Local residents had the chance to take their concerns to one of the area legislators who has been in the middle of the battle in Washington. Congressman John Barrow held a town hall style meeting in Evans to hear from people who are worried about the shutdown. Dee Griffin talked with Congressman Barrow about his feelings on what's happening in Washington.
In the midst of what amounts to a 50 hour Congressional break, Congressman John Barrow stood in front of constituents trying to gauge their feelings and sort through concerns over the government shutdown that is entering it's second week.
"What is happening and what is going to happen to make it better?" asked one constituent.
While the future may be hard to predict, Congressman Barrow easily explained his views on past and present actions by his colleagues in Washington. "If members of Congress felt some sacrifice, if they had to impose some cost on themselves for their failure to do their jobs and think a little better about the folks who are ready, willing and able to do their jobs," says Congressman John Barrow.
As legislators sit in a stalemate, Congressman Barrow says he took a stand for furloughed workers and their rights to back pay. He explains, "I voted for legislation over the weekend that would restore the pay that has been withheld from employees who've been furloughed without pay and those who are being forced to work without pay. I voted for legislation that would restore that lost income after this is over."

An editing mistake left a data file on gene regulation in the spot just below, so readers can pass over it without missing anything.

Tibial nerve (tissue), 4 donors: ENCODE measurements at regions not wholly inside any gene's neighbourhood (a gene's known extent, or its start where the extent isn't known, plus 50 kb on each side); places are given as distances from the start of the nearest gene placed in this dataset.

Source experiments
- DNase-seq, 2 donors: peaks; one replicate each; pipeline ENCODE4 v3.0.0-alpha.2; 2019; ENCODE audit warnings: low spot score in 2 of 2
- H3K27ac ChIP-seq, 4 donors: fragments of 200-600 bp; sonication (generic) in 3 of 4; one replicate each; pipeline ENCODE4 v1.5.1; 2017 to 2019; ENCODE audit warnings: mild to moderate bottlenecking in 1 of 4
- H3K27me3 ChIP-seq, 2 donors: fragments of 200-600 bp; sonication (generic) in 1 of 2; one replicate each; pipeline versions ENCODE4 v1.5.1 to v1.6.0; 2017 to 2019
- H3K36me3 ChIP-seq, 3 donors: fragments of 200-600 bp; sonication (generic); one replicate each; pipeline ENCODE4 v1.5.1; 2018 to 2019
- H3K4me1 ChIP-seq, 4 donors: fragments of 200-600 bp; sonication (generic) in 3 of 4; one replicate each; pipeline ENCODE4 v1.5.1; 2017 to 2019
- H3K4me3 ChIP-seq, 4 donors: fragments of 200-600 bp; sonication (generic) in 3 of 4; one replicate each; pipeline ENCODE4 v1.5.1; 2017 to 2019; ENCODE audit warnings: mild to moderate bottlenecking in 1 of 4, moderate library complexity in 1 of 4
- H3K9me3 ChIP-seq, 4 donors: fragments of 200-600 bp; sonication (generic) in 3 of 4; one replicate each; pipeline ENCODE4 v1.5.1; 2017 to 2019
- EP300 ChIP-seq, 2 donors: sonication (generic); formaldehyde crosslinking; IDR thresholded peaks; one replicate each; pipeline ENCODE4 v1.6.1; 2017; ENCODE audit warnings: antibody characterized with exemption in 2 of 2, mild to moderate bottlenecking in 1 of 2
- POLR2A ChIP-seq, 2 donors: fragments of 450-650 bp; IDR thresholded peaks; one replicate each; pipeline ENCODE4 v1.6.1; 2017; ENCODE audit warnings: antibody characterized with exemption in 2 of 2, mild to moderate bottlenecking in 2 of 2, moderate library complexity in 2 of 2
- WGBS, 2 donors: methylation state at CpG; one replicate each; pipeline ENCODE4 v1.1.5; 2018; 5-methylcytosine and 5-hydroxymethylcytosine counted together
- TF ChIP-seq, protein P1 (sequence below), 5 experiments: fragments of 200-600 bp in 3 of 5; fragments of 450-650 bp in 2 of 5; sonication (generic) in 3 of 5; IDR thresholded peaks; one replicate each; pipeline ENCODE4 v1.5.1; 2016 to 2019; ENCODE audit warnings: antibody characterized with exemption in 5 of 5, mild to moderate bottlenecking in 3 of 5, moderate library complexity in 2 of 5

With no end in sight, lawmakers are facing the beginning of another uphill battle when the looming deadline to raise the nation's debt ceiling comes into play in a little more than a week. He says it's worse than a baby playing with a hammer. "If this government refuses to pay the bills that have been accrued over time like Medicare and Social Security and everything else to run the government then we'll find out this baby has been playing with a nuclear bomb," adds Congressman Barrow.
While Congress has not agreed to forgo their salaries during the government shutdown, Congressman Barrow says he is donating all of his salary during this time to the Augusta Warrior Project.
Meanwhile, U-S Senator Johnny Isakson was busy today as well. In Washington, he urged Congress to adopt a biennial budgeting system as part of any deal to end the current government shutdown. Senator Isakson argued that a biennial budgeting system would help prevent the need for constant last-minute negotiations on continuing resolutions.
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